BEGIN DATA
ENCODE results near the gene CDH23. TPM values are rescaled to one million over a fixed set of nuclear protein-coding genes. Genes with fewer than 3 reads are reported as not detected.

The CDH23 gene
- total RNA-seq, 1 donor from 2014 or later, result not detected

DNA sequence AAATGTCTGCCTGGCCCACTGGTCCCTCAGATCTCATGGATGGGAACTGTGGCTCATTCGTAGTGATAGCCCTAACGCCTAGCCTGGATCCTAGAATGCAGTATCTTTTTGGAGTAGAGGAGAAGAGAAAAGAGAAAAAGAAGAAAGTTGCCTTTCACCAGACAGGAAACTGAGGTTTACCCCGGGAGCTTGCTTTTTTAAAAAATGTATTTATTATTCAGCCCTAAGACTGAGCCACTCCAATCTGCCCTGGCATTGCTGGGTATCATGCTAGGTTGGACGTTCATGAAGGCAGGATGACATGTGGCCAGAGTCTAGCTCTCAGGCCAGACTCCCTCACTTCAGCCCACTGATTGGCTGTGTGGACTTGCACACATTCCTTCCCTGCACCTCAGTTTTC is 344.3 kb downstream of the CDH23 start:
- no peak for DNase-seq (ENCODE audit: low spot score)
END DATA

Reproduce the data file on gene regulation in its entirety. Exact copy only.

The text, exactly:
ENCODE results near the gene CDH23. TPM values are rescaled to one million over a fixed set of nuclear protein-coding genes. Genes with fewer than 3 reads are reported as not detected.

The CDH23 gene
- total RNA-seq, 1 donor from 2014 or later, result not detected

DNA sequence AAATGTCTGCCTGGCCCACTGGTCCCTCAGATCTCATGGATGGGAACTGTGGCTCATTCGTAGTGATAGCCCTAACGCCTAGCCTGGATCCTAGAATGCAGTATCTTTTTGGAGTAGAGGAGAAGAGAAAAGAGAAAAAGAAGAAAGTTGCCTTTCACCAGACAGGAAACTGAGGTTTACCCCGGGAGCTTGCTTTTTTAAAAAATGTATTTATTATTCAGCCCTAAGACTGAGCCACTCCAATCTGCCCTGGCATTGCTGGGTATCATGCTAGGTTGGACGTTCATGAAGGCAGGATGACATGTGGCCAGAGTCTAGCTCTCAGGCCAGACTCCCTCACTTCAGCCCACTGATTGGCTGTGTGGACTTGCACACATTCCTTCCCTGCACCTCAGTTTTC is 344.3 kb downstream of the CDH23 start:
- no peak for DNase-seq (ENCODE audit: low spot score)